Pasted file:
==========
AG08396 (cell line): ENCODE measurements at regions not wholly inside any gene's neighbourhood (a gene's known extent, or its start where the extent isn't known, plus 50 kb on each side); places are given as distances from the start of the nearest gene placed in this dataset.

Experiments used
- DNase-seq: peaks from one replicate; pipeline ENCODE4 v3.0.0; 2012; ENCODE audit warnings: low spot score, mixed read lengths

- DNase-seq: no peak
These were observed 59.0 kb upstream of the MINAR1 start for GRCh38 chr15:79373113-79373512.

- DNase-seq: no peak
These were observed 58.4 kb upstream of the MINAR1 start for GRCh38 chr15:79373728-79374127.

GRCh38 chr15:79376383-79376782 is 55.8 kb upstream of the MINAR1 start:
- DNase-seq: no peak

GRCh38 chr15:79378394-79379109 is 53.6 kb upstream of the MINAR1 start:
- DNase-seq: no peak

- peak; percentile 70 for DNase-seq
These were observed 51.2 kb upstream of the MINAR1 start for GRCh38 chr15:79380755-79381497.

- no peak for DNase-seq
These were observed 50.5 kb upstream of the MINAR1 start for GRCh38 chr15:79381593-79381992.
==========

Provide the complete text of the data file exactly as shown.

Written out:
AG08396 (cell line): ENCODE measurements at regions not wholly inside any gene's neighbourhood (a gene's known extent, or its start where the extent isn't known, plus 50 kb on each side); places are given as distances from the start of the nearest gene placed in this dataset.

Experiments used
- DNase-seq: peaks from one replicate; pipeline ENCODE4 v3.0.0; 2012; ENCODE audit warnings: low spot score, mixed read lengths

- DNase-seq: no peak
These were observed 59.0 kb upstream of the MINAR1 start for GRCh38 chr15:79373113-79373512.

- DNase-seq: no peak
These were observed 58.4 kb upstream of the MINAR1 start for GRCh38 chr15:79373728-79374127.

GRCh38 chr15:79376383-79376782 is 55.8 kb upstream of the MINAR1 start:
- DNase-seq: no peak

GRCh38 chr15:79378394-79379109 is 53.6 kb upstream of the MINAR1 start:
- DNase-seq: no peak

- peak; percentile 70 for DNase-seq
These were observed 51.2 kb upstream of the MINAR1 start for GRCh38 chr15:79380755-79381497.

- no peak for DNase-seq
These were observed 50.5 kb upstream of the MINAR1 start for GRCh38 chr15:79381593-79381992.